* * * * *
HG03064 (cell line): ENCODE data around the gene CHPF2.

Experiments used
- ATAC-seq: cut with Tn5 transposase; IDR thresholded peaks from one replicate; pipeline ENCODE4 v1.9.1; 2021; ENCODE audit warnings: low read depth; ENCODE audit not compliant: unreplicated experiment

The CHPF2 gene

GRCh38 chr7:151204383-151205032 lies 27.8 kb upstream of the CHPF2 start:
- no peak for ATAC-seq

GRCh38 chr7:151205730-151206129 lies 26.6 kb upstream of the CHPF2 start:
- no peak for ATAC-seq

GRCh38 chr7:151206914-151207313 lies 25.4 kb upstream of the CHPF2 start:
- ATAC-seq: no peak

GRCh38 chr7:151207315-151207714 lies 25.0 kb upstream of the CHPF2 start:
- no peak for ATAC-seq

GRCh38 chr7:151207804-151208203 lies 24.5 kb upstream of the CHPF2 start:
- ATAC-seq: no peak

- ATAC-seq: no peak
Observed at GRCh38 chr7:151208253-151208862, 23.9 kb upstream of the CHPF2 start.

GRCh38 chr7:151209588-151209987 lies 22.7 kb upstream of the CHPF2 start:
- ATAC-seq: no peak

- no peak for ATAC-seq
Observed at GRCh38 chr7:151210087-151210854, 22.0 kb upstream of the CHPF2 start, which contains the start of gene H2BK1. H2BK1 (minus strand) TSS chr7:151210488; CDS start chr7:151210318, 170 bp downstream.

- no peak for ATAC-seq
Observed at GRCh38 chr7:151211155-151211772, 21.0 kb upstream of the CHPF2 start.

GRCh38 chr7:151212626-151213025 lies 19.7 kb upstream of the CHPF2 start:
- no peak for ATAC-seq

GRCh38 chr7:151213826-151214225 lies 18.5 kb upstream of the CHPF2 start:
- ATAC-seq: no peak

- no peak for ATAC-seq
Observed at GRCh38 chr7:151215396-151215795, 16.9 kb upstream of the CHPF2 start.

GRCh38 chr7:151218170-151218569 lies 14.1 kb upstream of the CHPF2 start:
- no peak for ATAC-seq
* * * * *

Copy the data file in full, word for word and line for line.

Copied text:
HG03064 (cell line): ENCODE data around the gene CHPF2.

Experiments used
- ATAC-seq: cut with Tn5 transposase; IDR thresholded peaks from one replicate; pipeline ENCODE4 v1.9.1; 2021; ENCODE audit warnings: low read depth; ENCODE audit not compliant: unreplicated experiment

The CHPF2 gene

GRCh38 chr7:151204383-151205032 lies 27.8 kb upstream of the CHPF2 start:
- no peak for ATAC-seq

GRCh38 chr7:151205730-151206129 lies 26.6 kb upstream of the CHPF2 start:
- no peak for ATAC-seq

GRCh38 chr7:151206914-151207313 lies 25.4 kb upstream of the CHPF2 start:
- ATAC-seq: no peak

GRCh38 chr7:151207315-151207714 lies 25.0 kb upstream of the CHPF2 start:
- no peak for ATAC-seq

GRCh38 chr7:151207804-151208203 lies 24.5 kb upstream of the CHPF2 start:
- ATAC-seq: no peak

- ATAC-seq: no peak
Observed at GRCh38 chr7:151208253-151208862, 23.9 kb upstream of the CHPF2 start.

GRCh38 chr7:151209588-151209987 lies 22.7 kb upstream of the CHPF2 start:
- ATAC-seq: no peak

- no peak for ATAC-seq
Observed at GRCh38 chr7:151210087-151210854, 22.0 kb upstream of the CHPF2 start, which contains the start of gene H2BK1. H2BK1 (minus strand) TSS chr7:151210488; CDS start chr7:151210318, 170 bp downstream.

- no peak for ATAC-seq
Observed at GRCh38 chr7:151211155-151211772, 21.0 kb upstream of the CHPF2 start.

GRCh38 chr7:151212626-151213025 lies 19.7 kb upstream of the CHPF2 start:
- no peak for ATAC-seq

GRCh38 chr7:151213826-151214225 lies 18.5 kb upstream of the CHPF2 start:
- ATAC-seq: no peak

- no peak for ATAC-seq
Observed at GRCh38 chr7:151215396-151215795, 16.9 kb upstream of the CHPF2 start.

GRCh38 chr7:151218170-151218569 lies 14.1 kb upstream of the CHPF2 start:
- no peak for ATAC-seq